Of all enquiries received in 2021 – 2022 from prospective foster carers, 35.79% progressed to a follow up visit. The figure the year before was almost identical and for the two years back to 2018 the conversion rate was around 28%. It was noted that in 202122 there was a significant drop in approval of fostering households. It is acknowledged that the impact of COVID-19 had a detrimental effect on recruitment of carers.
Details were provided on the number of deregistrations, with an analysis of the themes identified as reasons for leaving fostering. It was noted that 29% of carers who resigned had fostered for less than two years. This was in line with national data. It had been concluded that the majority of the registrations for 2021/22 were unavoidable and as a result of natural changing circumstances. Where other issues resulted in the resignation or deregistration, it was thought that the service had generally done what they could ... view the full minutes text for item 76.
Fostering Health Check and Recruitment Action Plan
The Chair advised that as the item contained restricted information and as resolved in Minute 70, that the Panel would go into private session for the consideration of this item.
A presentation was given to the panel by the Service Manager and Marketing Manager outlining the findings of a recent survey:
· Confidence/ worries of foster carers
· Preparedness to foster
· Learning and development opportunities
· Support and networks
· Cost of living concerns
Details of the recruitment strategy were shared, which had received positive press coverage. Also outlined were future marketing opportunities to raise the profile of in-house foster caring in Rotherham. Details of the enhanced offer to foster carers had received Cabinet approval previously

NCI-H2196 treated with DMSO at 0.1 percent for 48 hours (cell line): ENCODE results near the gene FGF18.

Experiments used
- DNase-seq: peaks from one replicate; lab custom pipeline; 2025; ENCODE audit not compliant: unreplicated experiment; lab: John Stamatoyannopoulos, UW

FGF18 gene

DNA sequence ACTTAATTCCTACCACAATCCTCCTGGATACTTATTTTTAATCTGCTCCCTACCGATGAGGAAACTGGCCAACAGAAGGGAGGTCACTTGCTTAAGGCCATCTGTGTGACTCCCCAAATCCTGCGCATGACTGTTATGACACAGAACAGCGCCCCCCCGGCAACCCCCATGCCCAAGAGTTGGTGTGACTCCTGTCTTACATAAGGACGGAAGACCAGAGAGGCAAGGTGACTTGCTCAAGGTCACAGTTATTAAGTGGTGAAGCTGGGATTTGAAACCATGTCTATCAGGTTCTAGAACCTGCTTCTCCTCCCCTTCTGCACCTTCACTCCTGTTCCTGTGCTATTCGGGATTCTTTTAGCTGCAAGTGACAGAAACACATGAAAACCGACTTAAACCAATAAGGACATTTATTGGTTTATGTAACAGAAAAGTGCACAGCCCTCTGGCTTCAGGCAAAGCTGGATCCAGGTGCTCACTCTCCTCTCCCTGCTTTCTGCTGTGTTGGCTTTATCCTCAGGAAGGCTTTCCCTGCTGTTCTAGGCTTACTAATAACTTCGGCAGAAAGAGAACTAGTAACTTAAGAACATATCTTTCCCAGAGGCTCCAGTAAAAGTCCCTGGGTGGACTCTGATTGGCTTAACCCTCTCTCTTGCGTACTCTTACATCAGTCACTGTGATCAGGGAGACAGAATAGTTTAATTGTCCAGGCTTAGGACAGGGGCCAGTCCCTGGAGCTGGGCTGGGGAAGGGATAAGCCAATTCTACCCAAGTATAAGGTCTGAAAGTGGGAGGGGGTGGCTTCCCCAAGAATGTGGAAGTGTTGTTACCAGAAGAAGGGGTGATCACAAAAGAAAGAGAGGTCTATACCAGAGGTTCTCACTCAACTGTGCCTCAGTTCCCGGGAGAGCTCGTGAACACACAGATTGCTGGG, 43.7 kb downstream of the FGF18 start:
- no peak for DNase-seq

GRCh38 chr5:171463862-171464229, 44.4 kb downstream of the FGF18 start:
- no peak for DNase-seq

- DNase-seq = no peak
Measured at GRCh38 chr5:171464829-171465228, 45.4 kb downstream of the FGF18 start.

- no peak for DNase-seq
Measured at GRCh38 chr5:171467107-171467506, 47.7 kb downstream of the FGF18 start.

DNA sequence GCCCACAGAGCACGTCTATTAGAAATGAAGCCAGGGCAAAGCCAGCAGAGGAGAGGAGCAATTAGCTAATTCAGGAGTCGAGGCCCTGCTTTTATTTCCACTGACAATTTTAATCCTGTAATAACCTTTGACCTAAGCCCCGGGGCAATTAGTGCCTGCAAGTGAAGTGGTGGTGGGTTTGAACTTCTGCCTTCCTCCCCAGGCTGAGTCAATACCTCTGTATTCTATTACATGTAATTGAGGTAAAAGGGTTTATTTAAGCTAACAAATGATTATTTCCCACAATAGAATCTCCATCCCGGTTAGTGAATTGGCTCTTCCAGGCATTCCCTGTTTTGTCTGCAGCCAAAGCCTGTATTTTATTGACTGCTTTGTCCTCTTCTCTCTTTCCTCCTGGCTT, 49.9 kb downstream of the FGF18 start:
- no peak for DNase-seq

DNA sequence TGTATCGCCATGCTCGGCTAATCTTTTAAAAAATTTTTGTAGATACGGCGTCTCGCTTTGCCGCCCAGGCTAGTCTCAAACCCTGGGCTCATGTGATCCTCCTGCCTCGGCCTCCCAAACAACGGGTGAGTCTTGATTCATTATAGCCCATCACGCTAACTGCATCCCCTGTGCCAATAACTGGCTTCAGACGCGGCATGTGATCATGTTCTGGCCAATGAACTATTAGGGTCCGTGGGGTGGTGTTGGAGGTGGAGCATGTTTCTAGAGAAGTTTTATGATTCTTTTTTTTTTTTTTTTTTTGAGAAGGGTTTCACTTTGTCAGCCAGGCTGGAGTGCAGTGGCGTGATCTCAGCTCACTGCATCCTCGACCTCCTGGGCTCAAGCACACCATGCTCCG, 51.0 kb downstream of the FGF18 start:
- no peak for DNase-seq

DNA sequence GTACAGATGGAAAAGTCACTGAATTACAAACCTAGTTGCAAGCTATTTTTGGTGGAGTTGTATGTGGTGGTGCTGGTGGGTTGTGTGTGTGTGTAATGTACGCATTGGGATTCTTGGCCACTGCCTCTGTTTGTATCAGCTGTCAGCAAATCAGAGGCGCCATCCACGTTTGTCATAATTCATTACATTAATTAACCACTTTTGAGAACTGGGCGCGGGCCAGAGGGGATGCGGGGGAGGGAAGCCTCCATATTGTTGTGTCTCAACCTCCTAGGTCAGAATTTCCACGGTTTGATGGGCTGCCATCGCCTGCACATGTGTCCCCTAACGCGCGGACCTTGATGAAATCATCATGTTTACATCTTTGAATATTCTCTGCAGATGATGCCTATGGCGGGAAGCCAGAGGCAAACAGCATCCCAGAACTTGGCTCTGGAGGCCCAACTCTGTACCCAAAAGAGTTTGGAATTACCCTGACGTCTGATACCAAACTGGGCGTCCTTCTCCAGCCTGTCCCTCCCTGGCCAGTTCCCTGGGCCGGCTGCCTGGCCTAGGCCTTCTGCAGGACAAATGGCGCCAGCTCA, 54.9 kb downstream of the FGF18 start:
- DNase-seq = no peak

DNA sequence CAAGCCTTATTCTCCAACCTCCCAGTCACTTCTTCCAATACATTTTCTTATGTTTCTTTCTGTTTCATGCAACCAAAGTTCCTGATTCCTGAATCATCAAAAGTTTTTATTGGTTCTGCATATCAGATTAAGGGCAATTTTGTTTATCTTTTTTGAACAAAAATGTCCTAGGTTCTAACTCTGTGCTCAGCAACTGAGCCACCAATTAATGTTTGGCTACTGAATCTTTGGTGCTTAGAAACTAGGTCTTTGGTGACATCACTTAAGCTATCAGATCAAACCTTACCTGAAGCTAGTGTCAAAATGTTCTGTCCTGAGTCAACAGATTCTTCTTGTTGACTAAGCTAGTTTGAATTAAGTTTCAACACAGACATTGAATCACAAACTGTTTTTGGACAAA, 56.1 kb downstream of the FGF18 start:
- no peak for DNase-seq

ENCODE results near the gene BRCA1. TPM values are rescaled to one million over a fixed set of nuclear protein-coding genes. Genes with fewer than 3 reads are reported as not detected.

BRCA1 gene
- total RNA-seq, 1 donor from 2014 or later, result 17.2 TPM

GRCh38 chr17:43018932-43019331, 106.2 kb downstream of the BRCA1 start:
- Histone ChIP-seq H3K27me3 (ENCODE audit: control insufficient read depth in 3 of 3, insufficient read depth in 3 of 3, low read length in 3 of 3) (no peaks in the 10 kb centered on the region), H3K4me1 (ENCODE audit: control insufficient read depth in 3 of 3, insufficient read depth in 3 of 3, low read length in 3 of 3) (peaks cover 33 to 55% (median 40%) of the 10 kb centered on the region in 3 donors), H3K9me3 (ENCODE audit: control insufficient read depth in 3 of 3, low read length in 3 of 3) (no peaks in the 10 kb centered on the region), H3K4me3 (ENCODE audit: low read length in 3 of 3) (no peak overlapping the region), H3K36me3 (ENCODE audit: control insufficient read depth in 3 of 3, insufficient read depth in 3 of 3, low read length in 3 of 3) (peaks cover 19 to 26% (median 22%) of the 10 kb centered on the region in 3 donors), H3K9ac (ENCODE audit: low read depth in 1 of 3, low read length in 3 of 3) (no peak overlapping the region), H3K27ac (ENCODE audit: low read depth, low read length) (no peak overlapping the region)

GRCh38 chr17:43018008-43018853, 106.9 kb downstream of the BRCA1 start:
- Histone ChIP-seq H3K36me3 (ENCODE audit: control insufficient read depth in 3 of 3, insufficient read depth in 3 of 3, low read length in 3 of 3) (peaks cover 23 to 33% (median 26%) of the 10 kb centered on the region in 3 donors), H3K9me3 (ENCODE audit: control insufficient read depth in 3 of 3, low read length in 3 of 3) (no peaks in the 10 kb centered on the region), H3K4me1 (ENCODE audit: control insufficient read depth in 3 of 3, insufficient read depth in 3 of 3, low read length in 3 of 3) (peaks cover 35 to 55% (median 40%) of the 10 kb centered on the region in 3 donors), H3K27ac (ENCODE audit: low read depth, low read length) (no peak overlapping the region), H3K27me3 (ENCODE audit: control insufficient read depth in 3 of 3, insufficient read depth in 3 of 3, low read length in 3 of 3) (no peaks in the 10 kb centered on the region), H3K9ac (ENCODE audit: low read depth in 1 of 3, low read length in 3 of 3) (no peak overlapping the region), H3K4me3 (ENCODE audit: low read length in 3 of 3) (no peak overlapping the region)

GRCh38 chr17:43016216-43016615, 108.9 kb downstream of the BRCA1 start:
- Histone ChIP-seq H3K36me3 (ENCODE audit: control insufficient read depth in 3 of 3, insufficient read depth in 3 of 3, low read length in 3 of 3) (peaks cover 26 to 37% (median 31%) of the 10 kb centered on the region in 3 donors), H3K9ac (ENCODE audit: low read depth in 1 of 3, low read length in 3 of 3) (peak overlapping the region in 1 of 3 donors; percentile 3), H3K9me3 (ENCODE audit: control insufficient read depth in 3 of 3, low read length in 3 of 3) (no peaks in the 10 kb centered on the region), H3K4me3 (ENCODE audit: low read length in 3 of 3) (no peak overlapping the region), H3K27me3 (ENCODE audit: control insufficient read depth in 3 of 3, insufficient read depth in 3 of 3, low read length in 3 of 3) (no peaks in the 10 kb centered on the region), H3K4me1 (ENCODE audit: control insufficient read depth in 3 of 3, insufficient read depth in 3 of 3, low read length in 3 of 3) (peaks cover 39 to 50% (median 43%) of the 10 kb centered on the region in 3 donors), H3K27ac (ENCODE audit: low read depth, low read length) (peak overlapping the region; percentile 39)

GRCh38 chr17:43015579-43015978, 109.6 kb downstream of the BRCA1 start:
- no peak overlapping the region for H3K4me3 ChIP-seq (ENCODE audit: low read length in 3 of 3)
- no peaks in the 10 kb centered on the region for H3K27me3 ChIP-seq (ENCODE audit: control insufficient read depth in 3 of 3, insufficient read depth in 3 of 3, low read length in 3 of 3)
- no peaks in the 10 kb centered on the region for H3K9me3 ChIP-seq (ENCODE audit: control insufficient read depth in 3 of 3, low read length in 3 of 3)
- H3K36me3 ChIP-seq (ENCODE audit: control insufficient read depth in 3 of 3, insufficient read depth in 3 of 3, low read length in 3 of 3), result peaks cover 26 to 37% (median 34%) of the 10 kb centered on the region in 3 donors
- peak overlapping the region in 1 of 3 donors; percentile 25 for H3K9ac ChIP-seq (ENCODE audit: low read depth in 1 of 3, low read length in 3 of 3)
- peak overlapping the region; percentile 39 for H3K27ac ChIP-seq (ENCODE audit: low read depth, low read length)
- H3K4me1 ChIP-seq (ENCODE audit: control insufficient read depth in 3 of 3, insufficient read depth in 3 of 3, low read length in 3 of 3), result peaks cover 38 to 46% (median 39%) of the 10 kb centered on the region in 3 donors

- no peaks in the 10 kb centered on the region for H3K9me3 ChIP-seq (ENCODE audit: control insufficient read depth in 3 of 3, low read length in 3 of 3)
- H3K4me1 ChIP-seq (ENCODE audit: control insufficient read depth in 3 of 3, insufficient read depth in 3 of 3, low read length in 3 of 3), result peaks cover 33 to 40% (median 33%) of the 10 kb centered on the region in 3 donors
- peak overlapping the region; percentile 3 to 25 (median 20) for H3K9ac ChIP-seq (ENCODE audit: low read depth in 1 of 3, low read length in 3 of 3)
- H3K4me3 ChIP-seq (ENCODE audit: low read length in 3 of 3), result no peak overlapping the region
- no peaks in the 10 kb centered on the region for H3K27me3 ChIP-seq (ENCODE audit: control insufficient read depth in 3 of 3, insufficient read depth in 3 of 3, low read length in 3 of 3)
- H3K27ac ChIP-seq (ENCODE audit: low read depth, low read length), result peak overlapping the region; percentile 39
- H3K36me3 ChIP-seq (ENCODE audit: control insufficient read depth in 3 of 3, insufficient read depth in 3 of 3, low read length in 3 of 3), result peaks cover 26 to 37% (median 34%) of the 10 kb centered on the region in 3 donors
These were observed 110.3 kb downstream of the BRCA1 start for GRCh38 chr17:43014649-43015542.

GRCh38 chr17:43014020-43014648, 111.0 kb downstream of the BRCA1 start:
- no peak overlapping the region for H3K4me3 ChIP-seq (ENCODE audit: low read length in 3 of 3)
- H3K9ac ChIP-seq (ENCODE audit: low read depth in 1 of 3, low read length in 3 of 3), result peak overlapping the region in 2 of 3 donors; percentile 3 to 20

Details were sought on the frequency of future surveys. It was outlined that these would be conducted at regular intervals. Assurance was given that the impact of the strategy would be measured and reported on.
Resolved:- That the item be received.
The draft posters for the big sister and Big Brother projects and VIP swimming 2023 were circulated.
Details of take up would be monitored during the course of these projects.
Resolved:- That the item be noted.
Frequency of Meetings
Tuesday, 13th June, 12th September, 12th December, 2023 and 19th March, 2024
This item was deferred to the next meeting.
To determine any item which the Chair is of the opinion should be considered as a matter of urgency.
There was no urgent business to consider.
Date and time of the next meeting
The next meeting of the Corporate Parenting Panel will be held on Tuesday, 13th June, 2023, commencing at 4.00 p.m. in Rotherham Town Hall
Resolved:- That the next meeting be held on 13 June, 2023, commencing at 4.00 p.m. to be held in the Town Hall, Moorgate Street, Rotherham